B2B vs. B2C: The Key Differences You Need to Know

Let’s say you’ve started your own business, and you have a product that you want to sell. It could be a home appliance, a kid’s toy, some fresh tomatoes that you grew yourself, or anything else. No matter the product, you are going to have to decide how you want to sell it.

You could either sell it directly to your customers, and focus on marketing to specific niches, or you could sell it to other larger companies, and let them sell it to their customers. These two systems are known as Business to Consumer (B2C) and Business to Business (B2B) respectively, and they have a large impact on your business.

B2B vs. B2C

Let’s use Mack Leasing System as an example — a company that offers lease, rental, and contract maintenance agreements for Mack Trucks. They had the option of either offering these agreements directly to customers (people who want to rent a Mack Truck) or to dealers who could rent them out on their behalf. Mack Leasing System decided to go with a B2B relationship by selling their agreements to companies like Nextran, and now has 210 Mack Truck dealers in North America.

This was the right decision for them, but it may not be the right decision for you. Knowing the key differences between the two systems will help you to choose which is right for your company.

The Decision-Making Process

The first key difference is the decision-making process on behalf of the buyer. For example, in a B2B relationship, the decisions are much bigger, and are therefore likely to take longer. There is more to consider, and typically a lot more money at stake. This is different than a B2C relationship, in that a customer will typically only take a few minutes to decide whether or not they want to purchase your product.

In addition to the size of the decision, you are also likely to have more people factoring into the decision with a B2B relationship. With a B2C relationship you only need to convince that one customer, but with a B2B relationship there may be many executives at the other companies that you need to sway. If one person says no, you are back to square one, and this can make closing a deal very time consuming.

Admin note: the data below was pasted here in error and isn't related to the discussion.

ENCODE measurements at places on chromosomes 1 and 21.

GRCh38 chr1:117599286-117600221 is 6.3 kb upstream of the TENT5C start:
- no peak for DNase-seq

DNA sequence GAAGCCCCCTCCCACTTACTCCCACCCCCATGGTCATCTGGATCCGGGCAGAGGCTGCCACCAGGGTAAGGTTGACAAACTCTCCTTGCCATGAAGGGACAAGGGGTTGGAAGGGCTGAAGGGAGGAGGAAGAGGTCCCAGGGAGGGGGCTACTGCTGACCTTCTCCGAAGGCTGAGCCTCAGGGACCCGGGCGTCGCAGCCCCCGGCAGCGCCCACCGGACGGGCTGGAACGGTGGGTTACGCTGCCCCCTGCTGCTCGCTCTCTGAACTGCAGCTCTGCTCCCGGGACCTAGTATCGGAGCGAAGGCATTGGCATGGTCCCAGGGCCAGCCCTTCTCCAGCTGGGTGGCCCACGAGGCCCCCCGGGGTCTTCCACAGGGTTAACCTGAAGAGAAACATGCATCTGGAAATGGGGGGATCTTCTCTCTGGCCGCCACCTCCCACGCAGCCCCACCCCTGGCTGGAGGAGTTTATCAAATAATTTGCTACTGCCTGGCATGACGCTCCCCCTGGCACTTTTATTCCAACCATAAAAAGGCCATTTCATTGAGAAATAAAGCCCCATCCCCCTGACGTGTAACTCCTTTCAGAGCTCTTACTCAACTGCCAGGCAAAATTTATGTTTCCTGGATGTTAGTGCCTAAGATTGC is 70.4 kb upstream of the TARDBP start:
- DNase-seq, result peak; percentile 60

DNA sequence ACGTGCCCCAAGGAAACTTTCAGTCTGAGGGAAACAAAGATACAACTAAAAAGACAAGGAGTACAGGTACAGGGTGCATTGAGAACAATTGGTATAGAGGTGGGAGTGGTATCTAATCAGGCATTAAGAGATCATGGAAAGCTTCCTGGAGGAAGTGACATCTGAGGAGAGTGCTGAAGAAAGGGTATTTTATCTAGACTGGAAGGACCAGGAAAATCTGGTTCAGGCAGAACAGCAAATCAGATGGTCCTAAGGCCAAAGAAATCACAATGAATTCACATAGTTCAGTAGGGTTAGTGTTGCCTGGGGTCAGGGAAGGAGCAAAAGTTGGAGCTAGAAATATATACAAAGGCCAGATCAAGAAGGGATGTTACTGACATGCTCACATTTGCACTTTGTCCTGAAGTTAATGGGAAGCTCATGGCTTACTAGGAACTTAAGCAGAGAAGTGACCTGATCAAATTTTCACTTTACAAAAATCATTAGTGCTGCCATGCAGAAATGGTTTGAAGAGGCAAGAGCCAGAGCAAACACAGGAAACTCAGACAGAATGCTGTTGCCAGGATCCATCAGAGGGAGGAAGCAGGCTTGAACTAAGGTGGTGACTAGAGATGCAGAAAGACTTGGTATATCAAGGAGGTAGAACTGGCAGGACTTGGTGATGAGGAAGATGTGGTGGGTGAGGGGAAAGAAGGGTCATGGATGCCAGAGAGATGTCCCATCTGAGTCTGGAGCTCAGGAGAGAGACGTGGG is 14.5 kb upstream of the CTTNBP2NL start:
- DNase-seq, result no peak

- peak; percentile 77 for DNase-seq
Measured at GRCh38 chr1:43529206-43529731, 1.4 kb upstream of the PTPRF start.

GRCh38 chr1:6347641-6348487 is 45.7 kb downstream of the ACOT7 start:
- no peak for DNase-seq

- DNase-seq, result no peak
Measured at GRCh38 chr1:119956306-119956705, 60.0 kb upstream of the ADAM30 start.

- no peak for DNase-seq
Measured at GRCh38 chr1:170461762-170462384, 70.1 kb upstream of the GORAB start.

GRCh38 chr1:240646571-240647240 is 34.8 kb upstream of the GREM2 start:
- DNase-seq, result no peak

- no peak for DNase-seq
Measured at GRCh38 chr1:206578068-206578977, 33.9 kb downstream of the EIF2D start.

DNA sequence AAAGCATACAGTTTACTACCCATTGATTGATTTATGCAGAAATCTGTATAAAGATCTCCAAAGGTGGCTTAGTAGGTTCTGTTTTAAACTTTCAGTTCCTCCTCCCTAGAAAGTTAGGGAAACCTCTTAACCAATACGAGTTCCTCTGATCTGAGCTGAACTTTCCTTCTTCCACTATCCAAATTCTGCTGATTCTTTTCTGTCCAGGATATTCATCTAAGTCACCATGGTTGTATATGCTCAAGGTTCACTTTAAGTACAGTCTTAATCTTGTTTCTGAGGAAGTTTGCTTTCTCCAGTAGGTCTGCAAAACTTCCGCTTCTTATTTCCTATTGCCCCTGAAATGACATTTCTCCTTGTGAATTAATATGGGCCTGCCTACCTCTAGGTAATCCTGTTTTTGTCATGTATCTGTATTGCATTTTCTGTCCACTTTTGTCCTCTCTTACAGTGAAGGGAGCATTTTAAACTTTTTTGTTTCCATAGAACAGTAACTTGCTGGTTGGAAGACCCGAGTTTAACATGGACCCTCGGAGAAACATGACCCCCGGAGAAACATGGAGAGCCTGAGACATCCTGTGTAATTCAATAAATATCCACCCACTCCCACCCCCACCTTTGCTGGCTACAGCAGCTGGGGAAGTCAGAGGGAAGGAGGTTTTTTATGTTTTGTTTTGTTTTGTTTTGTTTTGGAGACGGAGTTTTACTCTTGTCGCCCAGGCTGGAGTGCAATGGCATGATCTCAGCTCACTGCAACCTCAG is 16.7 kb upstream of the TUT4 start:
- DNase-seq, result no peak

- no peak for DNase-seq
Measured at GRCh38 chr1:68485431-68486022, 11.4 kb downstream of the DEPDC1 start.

The Importance of Relationships

No matter who you are selling your product to, it is important that you have a good relationship with them. However, relationships take on a much higher degree of importance with a B2B setup versus a B2C one.

With B2B, you are consistently working with the same group of people to sell large quantities of your product. This makes it imperative that you establish good, long-term relationships with your customers. When you are using a B2C model however, one customer is likely not going to make or break your sales. It is more focused on short-term relationships, and generating as many of them as possible.

Violin shop owner advising a customer


The business relationship path you choose will also play a large role in determining how you market your product. With a Business to Consumer relationship, you are typically choosing a niche that would be interested in your product, and tailoring your marketing efforts to fit that group. This allows you to construct a custom-fitted message, and one that can be altered for each group that you market to.

For B2B setups, there is not as much customization involved. Tailoring your marketing approach is difficult for B2B, as you are primarily focused on selling your product to other companies. The marketing then becomes more about numbers for a specific company, rather than meeting customer needs.


Lastly, we have the things that you will need to do on a routine basis. Deciding between a B2B system and a B2C one will impact much of your daily operations. For example, if you decide to go with a B2B relationship, much of your efforts may be placed in maintaining good relationships, ensuring a high product quality, and meeting customer deadlines.

With a B2C relationship however, you may end up focusing more on your marketing efforts, and attracting new customers. The system you choose will play a large role on the daily operations of your company, which is why it is so important that you take plenty of time before making your decision.

Which Is Best?

There is no consensus pick when it comes to deciding between Business to Business relationships, and Business to Consumer — there is only what is best for your company. Perhaps your company does not have the infrastructure in place to meet the high product demands that accompany a B2B relationship, or maybe your company is best at working closely with its customers, and would therefore be better suited to a B2C relationship.

There are many differences that come along with these two systems, and each should be considered before you choose with path you want to follow. Remember that your decision is not set in stone, and you can always make a switch down the line if you think your company would be better off. You can even try to do both if you think it would be best for your company. Just take plenty of time to weigh your options, and the right answer is likely to come to you.